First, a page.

In these cases, there are a few considerations to take into account. Size and portability are the first decision element. Then follows connectivity, which is usually via SDI or HDMI links. From the simplest devices, which come only with one input in one of the formats, to the most sophisticated and complete ones, which feature both types of inputs -bridged to the respective outputs for possible additional cascaded devices- and can even offer the possibility of switching formats between them.
They are powered by one or two batteries or by an external power supply, which allows -or not- long recording sessions. It is a usual occurrence that if you have a connection for two batteries they work in relay mode, thus allowing for permanent powering as long as we have enough batteries charged.
The same goes for the number of slots for cards or disks. If there is only one, our continuous recording capacity will be limited by the capacity of the card or disk, while if two are available, continuous recording for long periods, or even recording in two different formats simultaneously, will be possible.
Last, it is common for them to be equipped with a screen to monitor the signal. Here again, we find big differences. From screens which -due to size, resolution or color precision constraints- only allow for information on the existence of a signal, to those that provide image monitoring by applying LUTs or assessing it with tools such as a histogram, vectorscope and/or waveform monitor.
Typically, they record the audio that arrives synchronously and embedded with the video, and the only thing than needs to be done is simply check that all the channels sent by the camera can be recorded. This requirement is usually fully met since it is very common for them to handle between four and eight audio channels.
Monitors (Video assist)
In this case, specificity is much higher. There is a wide range of possibilities; from small portable monitors to medium or large field monitors, which enable very different uses. But much the same as in the previous case, size, portability and connectivity will be the key elements for choosing.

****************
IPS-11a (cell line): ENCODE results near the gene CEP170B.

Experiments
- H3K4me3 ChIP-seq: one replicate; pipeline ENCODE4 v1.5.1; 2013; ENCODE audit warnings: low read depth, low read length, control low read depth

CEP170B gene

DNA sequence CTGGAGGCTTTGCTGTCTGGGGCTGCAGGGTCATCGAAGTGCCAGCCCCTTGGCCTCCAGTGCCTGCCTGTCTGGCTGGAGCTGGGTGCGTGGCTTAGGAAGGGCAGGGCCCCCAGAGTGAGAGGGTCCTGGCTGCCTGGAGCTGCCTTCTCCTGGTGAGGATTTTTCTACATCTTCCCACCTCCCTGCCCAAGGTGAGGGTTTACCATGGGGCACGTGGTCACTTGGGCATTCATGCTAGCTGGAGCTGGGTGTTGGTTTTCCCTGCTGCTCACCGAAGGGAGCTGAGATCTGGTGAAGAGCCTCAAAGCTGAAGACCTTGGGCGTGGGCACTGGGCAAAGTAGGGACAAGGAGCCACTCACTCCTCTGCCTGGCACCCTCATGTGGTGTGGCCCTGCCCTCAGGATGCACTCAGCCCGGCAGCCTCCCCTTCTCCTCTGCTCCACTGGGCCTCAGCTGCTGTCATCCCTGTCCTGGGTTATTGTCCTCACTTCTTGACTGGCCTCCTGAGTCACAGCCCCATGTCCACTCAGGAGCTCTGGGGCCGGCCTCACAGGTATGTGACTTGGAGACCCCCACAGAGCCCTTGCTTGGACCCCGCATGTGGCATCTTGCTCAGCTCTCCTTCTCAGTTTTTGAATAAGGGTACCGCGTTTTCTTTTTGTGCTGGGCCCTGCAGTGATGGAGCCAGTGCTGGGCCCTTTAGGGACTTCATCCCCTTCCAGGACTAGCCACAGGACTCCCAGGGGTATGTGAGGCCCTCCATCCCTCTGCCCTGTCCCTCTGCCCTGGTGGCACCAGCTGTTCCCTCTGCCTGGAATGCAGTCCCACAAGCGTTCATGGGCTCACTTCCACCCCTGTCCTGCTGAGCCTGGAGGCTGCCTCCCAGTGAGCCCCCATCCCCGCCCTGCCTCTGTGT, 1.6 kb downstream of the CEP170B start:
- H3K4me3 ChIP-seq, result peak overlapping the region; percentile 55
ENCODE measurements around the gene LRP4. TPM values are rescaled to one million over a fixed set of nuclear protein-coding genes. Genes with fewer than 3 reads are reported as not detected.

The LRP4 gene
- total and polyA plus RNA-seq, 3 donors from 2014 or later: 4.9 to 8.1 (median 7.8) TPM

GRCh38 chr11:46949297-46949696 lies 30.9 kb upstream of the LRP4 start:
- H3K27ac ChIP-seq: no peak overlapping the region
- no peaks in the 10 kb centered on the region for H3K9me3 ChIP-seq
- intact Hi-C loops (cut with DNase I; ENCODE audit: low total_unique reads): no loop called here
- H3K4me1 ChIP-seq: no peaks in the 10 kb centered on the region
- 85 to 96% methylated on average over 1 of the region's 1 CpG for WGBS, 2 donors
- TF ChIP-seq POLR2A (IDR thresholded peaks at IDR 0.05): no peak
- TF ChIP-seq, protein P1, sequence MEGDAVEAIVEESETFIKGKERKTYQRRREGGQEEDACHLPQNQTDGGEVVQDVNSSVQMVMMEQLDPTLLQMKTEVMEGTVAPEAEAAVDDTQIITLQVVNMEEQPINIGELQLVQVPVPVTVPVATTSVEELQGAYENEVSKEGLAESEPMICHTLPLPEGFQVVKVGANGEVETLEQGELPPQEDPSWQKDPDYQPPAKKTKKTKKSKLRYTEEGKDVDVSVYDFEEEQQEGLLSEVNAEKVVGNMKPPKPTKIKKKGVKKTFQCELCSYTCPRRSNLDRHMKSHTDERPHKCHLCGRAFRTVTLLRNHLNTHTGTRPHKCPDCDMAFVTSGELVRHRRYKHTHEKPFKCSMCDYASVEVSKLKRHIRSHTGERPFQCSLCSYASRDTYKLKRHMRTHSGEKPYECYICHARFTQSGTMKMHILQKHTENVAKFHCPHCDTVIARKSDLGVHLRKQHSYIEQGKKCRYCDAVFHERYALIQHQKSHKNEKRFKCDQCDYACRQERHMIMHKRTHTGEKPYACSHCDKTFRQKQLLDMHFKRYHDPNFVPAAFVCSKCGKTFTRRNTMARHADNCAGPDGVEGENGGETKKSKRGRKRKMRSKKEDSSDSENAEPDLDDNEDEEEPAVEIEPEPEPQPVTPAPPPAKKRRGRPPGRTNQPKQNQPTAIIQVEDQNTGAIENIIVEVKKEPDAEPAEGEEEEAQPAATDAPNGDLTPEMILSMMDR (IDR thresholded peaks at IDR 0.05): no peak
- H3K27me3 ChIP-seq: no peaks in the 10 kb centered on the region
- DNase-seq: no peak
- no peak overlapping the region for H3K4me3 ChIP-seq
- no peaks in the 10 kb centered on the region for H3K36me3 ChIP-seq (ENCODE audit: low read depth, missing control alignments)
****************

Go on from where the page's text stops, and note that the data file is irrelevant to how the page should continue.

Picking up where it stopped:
Unlike in the previous instances, these focus all their functionality on a reliable recreation of the incoming signal; either as a mere presence in which quality is not decisive, or up to the highest precision in sharpness and color. In these cases, and even more so in current times where RAW recording is so widespread, it is important that LUTs can be applied. In this way, and given this format’s unique exposure requirements, a signal similar to the final result that will be achieved after the color grading process can be provided, thus facilitating the evaluation of the signal.
The purpose of this equipment is to get the signal generated from the camera to a more or less distant place, dispensing with any type of wiring. The relevant range can be from a few meters up to the other face of Earth, literally. To achieve this, there are different technologies and possibilities depending on the needs.
Thus, we have autonomous wireless equipment in which the transmitting unit collects the camera’s signal and sends it to the receiver through its own point-to-point link. At the point of reception, the signal is reconstructed as if it were the other end of a cable. In these cases, the technology is usually supported by several channels on free and public frequency bands such as Wi-Fi or radio, splitting the signal between them and then recomposing it by using a technique known as bonding, but without the need of relying on any other additional elements or services.
In these cases, signal quality is usually guaranteed. Range is limited and also decreased depending on barriers such as walls or structures between the transmitter and the receiver. Even latency is an aspect that is quite under control. This delay suffered by the signal from the moment it leaves the camera until it becomes available at the receiver’s output does not usually have an impact on feasibility, but it will be an important aspect to wath out when selecting the ideal equipment for our production.
As an alternative to cover theoretically infinite distances we have other systems, colloquially known as backpacks. These devices rely on data transmission technology through mobile phone providers and use one or more channels to deliver the signal to the receiver. The big difference in this case, lies in the fact that transmission is achieved through the standard public Internet network.
The great advantage here is that range is theoretically unlimited because the receiver will be in a place, such as a production company or a television station, that will foreseeably have plenty of connectivity. Although there are limitations such as the range being restricted to broadcasting from a place with mobile data coverage, quality will be conditional to network availablity and latency can be significant. And this can limit certain possibilities. Take, for example, a remotely controlled camera: a delay of just a few seconds runs the risk of causing inaccurate movements.